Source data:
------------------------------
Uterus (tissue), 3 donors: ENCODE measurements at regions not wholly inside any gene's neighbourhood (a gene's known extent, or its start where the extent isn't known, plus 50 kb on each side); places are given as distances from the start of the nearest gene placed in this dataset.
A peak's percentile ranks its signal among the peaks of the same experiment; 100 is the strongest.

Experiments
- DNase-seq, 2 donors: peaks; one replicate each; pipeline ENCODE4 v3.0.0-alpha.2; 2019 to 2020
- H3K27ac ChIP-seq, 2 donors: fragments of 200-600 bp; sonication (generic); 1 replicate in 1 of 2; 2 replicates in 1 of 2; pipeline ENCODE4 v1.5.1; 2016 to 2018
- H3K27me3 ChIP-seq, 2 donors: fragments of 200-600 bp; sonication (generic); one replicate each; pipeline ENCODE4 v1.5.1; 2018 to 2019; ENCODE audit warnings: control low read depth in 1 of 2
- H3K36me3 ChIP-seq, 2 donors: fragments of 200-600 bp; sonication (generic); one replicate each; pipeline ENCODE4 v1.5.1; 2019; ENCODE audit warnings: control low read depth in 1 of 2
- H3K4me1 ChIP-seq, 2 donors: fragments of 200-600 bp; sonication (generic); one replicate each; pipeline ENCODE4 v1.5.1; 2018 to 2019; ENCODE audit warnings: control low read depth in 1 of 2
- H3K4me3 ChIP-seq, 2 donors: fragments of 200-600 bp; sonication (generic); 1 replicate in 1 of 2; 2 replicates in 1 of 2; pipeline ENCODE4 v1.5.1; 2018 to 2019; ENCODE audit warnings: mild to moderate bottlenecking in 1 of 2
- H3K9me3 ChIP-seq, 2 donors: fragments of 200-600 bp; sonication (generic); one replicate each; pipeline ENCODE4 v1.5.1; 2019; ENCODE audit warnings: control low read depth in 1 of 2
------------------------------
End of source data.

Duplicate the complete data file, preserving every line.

Uterus (tissue), 3 donors: ENCODE measurements at regions not wholly inside any gene's neighbourhood (a gene's known extent, or its start where the extent isn't known, plus 50 kb on each side); places are given as distances from the start of the nearest gene placed in this dataset.
A peak's percentile ranks its signal among the peaks of the same experiment; 100 is the strongest.

Experiments
- DNase-seq, 2 donors: peaks; one replicate each; pipeline ENCODE4 v3.0.0-alpha.2; 2019 to 2020
- H3K27ac ChIP-seq, 2 donors: fragments of 200-600 bp; sonication (generic); 1 replicate in 1 of 2; 2 replicates in 1 of 2; pipeline ENCODE4 v1.5.1; 2016 to 2018
- H3K27me3 ChIP-seq, 2 donors: fragments of 200-600 bp; sonication (generic); one replicate each; pipeline ENCODE4 v1.5.1; 2018 to 2019; ENCODE audit warnings: control low read depth in 1 of 2
- H3K36me3 ChIP-seq, 2 donors: fragments of 200-600 bp; sonication (generic); one replicate each; pipeline ENCODE4 v1.5.1; 2019; ENCODE audit warnings: control low read depth in 1 of 2
- H3K4me1 ChIP-seq, 2 donors: fragments of 200-600 bp; sonication (generic); one replicate each; pipeline ENCODE4 v1.5.1; 2018 to 2019; ENCODE audit warnings: control low read depth in 1 of 2
- H3K4me3 ChIP-seq, 2 donors: fragments of 200-600 bp; sonication (generic); 1 replicate in 1 of 2; 2 replicates in 1 of 2; pipeline ENCODE4 v1.5.1; 2018 to 2019; ENCODE audit warnings: mild to moderate bottlenecking in 1 of 2
- H3K9me3 ChIP-seq, 2 donors: fragments of 200-600 bp; sonication (generic); one replicate each; pipeline ENCODE4 v1.5.1; 2019; ENCODE audit warnings: control low read depth in 1 of 2